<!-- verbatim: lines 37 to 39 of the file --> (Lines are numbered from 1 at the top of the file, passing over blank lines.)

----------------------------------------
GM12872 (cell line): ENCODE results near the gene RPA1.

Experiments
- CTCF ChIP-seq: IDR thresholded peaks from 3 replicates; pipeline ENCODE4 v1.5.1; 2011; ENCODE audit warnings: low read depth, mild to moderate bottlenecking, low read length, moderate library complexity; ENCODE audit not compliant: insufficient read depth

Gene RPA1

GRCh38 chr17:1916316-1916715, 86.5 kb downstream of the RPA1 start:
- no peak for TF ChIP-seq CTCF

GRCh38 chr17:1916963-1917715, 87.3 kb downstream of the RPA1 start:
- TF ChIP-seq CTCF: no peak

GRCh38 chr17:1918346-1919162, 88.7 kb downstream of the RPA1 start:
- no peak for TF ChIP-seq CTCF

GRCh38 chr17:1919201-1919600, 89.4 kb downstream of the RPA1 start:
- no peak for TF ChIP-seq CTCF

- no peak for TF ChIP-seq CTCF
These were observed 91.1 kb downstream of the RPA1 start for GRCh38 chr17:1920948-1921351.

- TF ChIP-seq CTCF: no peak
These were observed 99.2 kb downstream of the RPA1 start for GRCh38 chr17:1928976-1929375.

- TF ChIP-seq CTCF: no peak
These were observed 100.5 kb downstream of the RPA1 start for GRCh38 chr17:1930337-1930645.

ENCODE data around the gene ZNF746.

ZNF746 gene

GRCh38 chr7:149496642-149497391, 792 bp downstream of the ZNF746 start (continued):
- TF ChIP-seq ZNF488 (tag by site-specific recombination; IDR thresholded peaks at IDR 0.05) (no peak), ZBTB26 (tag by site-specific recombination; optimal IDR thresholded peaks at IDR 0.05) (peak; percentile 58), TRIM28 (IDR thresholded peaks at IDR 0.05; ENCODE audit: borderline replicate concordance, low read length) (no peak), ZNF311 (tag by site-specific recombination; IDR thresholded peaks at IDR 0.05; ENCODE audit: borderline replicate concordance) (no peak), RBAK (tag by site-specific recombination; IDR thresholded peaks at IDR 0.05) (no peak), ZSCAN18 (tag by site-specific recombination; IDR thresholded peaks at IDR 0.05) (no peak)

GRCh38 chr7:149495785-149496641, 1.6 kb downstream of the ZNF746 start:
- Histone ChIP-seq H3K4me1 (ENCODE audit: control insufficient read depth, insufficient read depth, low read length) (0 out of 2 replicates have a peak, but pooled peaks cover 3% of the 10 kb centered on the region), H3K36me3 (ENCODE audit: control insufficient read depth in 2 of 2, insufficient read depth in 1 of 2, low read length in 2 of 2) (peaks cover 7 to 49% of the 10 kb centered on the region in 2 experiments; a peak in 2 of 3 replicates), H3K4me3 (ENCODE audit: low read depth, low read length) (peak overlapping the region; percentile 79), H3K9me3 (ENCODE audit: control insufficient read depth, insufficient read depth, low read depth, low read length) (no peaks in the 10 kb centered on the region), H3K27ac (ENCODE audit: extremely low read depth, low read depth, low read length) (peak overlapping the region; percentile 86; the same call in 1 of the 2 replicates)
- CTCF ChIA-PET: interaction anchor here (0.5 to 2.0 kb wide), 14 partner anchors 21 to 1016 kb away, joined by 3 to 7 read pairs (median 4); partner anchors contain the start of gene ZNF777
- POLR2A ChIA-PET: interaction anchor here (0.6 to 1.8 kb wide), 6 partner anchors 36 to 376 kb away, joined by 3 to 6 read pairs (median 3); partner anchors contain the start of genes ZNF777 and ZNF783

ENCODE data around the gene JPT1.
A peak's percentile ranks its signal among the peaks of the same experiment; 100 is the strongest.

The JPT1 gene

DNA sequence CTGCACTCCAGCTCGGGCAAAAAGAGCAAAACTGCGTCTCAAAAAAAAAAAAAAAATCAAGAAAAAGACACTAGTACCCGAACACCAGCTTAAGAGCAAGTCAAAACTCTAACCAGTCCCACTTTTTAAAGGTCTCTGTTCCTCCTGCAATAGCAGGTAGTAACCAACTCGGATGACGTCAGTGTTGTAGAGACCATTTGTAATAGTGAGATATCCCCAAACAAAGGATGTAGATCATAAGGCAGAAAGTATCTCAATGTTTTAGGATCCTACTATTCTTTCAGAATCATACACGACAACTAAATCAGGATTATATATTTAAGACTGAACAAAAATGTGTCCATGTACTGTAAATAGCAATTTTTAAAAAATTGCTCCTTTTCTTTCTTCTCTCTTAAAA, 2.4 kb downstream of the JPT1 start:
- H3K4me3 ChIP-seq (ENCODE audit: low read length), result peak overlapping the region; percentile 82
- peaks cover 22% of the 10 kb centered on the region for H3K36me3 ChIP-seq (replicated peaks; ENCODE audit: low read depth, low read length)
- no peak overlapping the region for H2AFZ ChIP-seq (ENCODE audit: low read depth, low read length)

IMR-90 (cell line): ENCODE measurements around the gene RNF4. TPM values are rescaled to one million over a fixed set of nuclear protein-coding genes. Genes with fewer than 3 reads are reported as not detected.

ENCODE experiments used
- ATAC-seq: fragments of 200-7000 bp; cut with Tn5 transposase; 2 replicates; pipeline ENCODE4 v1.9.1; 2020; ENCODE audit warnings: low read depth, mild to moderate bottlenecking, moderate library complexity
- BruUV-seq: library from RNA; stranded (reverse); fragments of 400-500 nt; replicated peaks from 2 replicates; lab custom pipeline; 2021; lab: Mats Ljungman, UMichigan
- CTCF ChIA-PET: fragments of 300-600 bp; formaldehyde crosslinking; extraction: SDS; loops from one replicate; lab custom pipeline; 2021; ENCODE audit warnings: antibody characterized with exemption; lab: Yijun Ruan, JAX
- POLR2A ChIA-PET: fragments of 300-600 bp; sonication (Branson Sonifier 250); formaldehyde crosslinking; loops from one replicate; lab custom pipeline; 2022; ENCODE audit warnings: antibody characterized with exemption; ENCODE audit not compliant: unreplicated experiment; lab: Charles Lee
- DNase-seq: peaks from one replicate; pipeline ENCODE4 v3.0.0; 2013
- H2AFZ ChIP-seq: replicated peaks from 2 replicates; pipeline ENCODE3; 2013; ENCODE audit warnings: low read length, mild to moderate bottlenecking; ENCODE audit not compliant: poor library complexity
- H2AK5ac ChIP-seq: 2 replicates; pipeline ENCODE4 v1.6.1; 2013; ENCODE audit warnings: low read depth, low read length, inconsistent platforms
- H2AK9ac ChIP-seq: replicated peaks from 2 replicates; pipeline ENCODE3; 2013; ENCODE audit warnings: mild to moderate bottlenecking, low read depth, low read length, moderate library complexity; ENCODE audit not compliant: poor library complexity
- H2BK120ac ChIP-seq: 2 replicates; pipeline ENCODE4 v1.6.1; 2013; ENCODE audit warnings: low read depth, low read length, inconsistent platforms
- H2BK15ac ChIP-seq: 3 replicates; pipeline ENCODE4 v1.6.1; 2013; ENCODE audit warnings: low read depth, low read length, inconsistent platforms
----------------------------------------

- BruUV-seq: library from RNA; stranded (reverse); fragments of 400-500 nt; replicated peaks from 2 replicates; lab custom pipeline; 2021; lab: Mats Ljungman, UMichigan
- CTCF ChIA-PET: fragments of 300-600 bp; formaldehyde crosslinking; extraction: SDS; loops from one replicate; lab custom pipeline; 2021; ENCODE audit warnings: antibody characterized with exemption; lab: Yijun Ruan, JAX
- POLR2A ChIA-PET: fragments of 300-600 bp; sonication (Branson Sonifier 250); formaldehyde crosslinking; loops from one replicate; lab custom pipeline; 2022; ENCODE audit warnings: antibody characterized with exemption; ENCODE audit not compliant: unreplicated experiment; lab: Charles Lee